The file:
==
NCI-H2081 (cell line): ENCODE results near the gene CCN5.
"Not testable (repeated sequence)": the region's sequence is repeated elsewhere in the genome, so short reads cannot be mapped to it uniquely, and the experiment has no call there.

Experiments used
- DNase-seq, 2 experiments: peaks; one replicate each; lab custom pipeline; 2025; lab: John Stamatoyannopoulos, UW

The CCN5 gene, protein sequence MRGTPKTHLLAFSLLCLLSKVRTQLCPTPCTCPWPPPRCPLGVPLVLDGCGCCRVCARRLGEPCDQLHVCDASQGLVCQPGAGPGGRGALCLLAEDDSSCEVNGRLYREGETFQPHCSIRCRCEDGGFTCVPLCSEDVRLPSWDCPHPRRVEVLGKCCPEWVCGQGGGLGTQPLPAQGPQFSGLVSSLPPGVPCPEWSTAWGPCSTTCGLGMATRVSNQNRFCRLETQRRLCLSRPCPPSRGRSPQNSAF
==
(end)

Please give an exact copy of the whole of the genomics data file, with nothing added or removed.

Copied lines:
NCI-H2081 (cell line): ENCODE results near the gene CCN5.
"Not testable (repeated sequence)": the region's sequence is repeated elsewhere in the genome, so short reads cannot be mapped to it uniquely, and the experiment has no call there.

Experiments used
- DNase-seq, 2 experiments: peaks; one replicate each; lab custom pipeline; 2025; lab: John Stamatoyannopoulos, UW

The CCN5 gene, protein sequence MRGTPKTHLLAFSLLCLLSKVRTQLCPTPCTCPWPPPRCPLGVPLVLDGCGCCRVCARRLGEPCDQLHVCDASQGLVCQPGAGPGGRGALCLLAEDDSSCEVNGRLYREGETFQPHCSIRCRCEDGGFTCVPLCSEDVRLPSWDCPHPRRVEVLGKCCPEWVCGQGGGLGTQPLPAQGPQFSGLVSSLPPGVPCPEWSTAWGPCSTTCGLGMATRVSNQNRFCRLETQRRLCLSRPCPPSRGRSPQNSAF